I turned around and called him on the things he was saying and let him know that he wasn’t welcome in the restaurant if he continued to say those things. After some prodding from another guest at the table, he apologized to me and was told to apologize to my friend at work. The second time I saw him was in a similar setting. I was setting a drink down at their table and he made a crude joke about bedding another girl who I have worked with for years, and asked me how easy she was. Along with a handful of other things that again, I won’t repeat here. I had heard enough. The man was obviously drunk, his face flushed and his words were slurred to an extreme level. I then told him, much more forcefully than I had intended, that if he said anything like that again and I heard him, I would personally take him out to the parking lot and make him eat those words. Not my greatest moment, sure. I could have handled the situation with much more class. A few days after that I told him when he came in and tried to enter my bar and make his own drinks that he was no longer allowed to drink at any place that I work. I would no longer serve him alcohol anywhere in town.

These moments bring us to the other day, this man had said things to a coworker, she handled it appropriately, and I told her some stories about the situation between him and me. She then got all kinds of flustered about something and told me…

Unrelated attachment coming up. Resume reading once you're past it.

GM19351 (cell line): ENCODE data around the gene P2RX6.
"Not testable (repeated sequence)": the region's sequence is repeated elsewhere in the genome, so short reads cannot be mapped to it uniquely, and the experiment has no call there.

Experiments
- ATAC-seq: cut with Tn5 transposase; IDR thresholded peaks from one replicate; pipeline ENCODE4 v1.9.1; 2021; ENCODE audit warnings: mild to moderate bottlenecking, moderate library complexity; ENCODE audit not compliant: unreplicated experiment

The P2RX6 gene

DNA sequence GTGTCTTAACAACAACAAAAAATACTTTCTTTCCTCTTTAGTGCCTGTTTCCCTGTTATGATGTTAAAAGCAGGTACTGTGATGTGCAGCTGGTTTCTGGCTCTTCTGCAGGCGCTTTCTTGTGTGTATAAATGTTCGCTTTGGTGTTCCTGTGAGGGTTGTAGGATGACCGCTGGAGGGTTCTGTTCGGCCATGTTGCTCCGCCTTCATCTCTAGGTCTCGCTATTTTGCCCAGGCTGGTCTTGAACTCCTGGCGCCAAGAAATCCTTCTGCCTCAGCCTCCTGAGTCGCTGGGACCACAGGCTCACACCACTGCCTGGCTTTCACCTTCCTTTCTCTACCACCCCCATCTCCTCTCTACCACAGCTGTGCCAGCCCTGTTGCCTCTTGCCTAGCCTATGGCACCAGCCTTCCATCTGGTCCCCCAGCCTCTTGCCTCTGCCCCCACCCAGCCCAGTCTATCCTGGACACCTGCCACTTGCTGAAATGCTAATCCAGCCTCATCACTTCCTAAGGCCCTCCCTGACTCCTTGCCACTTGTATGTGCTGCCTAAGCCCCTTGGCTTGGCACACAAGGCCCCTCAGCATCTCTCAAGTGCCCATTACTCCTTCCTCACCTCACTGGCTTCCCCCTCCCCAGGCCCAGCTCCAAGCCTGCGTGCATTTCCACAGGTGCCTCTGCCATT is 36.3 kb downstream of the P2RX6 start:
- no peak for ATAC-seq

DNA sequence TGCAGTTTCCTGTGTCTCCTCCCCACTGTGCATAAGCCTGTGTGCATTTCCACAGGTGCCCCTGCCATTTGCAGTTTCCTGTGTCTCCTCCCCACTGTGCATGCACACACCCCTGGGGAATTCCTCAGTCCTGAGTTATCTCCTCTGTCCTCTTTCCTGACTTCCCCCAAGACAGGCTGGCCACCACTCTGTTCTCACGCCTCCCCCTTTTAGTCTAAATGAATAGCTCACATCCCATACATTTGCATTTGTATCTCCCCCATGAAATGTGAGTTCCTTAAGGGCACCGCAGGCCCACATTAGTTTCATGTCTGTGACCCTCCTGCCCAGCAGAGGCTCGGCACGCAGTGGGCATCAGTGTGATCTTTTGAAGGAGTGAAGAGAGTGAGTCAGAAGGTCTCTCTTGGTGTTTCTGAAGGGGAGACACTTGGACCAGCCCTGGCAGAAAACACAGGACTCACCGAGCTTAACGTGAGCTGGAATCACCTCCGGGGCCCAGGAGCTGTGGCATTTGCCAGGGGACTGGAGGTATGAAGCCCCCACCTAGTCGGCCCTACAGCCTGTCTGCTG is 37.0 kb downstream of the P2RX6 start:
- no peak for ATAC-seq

“I know how to do my job.”

That didn’t make a lot of sense to me, I wasn’t undermining her position or anything of the sort, but in a way it shed some light on myself. There have been times when I don’t think about the words out of my mouth and I find myself making crude or off color jokes, not understanding how they will sound. I have said many inappropriate things and I realized that day that I don’t get an excuse. I am not allowed to pretend to police others in that scenario if I am not policing myself. I must always hold who I am accountable for the things that I do and the things that I say I don’t approve of.

Granted, I don’t say things with the intention of making friends or strangers uncomfortable, and I will do my best to never make a crude and disrespectful joke. Still, sometimes I slip and that is something we all have to learn how to accept. We are not perfect, we should always remember that we exist as masterpieces in the making and sometimes it takes time to iron out all of the small bumps in our personalities.

I awoke the morning that I wrote this after my apartment had been decorated for Christmas and I was feeling extra holiday cheer, early in the morning after having gone to bed much sooner than I would have liked and I exited my bedroom to find one of my roommates sitting on the couch. I could tell when I walked in that he was frustrated, and I knew why. A practical joke was played on him that went too far. I thought about that, and about how we all have our flaws, but still love one another despite them.

With that sentiment I stepped outside for a cigarette and felt the cold wind whipping at my cheeks, blowing the first snow of the season into my little home town. I remembered something then that I often tell myself.

Allow time to grow. You are not a magic stalk that will grow overnight. There will be times you fail, there will be flaws you hold, and there will be times in which you need more water than you do sunlight.

Sometimes, I think we should recite that to ourselves and remember, we are all flawed. So let’s take the moments we do things right and use them to be water to someone else.